18 “And to the angel of the church in Thyatira write: ‘The words of the Son of God, who has eyes like a flame of fire, and whose feet are like burnished bronze.

19 “‘I know your works, your love and faith and service and patient endurance, and that your latter works exceed the first. 20 But I have this against you, that you tolerate that woman Jezebel, who calls herself a prophetess and is teaching and seducing my servants to practice sexual immorality and to eat food sacrificed to idols. 21 I gave her time to repent, but she refuses to repent of her sexual immorality. 22 Behold, I will throw her onto a sickbed, and those who commit adultery with her I will throw into great tribulation, unless they repent of her works, 23 and I will strike her children dead. And all the churches will know that I am he who searches mind and heart, and I will give to each of you according to your works. 24 But to the rest of you in Thyatira, who do not hold this teaching, who have not learned what some call the deep things of Satan, to you I say, I do not lay on you any other burden. 25 Only hold fast what you have until I come. 26 The one who conquers and who keeps my works until the end, to him I will give authority over the nations, 27 and he will rule them with a rod of iron, as when earthen pots are broken in pieces, even as I myself have received authority from my Father. 28 And I will give him the morning star. 29 He who has an ear, let him hear what the Spirit says to the churches.’”     -Revelation 2:18-29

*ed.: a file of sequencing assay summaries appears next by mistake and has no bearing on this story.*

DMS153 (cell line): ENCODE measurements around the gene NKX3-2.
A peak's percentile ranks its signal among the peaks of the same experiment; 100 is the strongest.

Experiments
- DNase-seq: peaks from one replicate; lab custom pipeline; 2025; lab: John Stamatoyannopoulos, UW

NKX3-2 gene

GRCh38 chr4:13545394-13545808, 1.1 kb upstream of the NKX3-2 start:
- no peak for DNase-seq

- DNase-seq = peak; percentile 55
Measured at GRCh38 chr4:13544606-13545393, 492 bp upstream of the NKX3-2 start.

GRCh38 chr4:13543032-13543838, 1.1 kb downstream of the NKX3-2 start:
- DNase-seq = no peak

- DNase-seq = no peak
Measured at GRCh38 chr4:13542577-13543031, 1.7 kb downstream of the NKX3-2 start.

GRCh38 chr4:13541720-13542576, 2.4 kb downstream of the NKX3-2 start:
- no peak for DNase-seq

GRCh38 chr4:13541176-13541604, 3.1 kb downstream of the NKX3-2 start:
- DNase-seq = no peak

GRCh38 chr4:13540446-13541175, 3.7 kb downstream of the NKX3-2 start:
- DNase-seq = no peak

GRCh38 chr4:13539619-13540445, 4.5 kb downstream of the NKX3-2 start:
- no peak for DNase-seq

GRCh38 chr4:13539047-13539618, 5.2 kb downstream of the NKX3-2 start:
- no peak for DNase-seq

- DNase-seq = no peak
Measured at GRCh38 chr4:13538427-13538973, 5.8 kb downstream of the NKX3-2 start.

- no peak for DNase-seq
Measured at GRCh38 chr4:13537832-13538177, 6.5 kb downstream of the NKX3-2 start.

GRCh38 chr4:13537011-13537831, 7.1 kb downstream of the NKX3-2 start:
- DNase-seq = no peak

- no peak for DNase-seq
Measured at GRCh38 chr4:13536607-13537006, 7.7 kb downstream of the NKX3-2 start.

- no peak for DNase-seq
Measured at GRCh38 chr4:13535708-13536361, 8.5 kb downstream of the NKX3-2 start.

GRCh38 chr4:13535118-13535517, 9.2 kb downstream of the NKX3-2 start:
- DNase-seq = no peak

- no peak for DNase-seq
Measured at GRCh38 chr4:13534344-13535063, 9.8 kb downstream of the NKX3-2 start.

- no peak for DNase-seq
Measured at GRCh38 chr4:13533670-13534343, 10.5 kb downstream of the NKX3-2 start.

Jesus, speaking to the church of the city of Thyatira (in western Turkey), rebukes the church for one reason, that being tolerance of sin which the Bible speaks to many times throughout the Old and New Testaments.  Jesus, in this instance, is not rebuking the non-believers of Thyatira for their sexual sins, he’s targeted the rebuke to the professing Christian’s who are going on sinning sexually and eating food that was sacrificed to pagan gods (an act of worship).


Biblically speaking the answer to the question Do we tolerate worldliness or not? is not.  There are things that non-believers do that are good (i.e. being a good friend, giving to charity, helping others in need) and that is great.  We should do those things because we, in fact, are commanded in the Scriptures to do them lovingly.  What this means is that we approach EVERYTHING in our lifestyle from a God honoring perspective; this includes food, drink, entertainment, sex, marriage, children, body image, value of life, community, etc.  This doesn’t mean we bury our heads in the sand or move with our Christian friends to a compound in the wilderness.  It means that we tolerate when necessary to lovingly share the gospel of Jesus in word and deed, and we resist when necessary.


Bad Religiontrial_2124_itunes_feed_image Oxford-Dictionary-of-English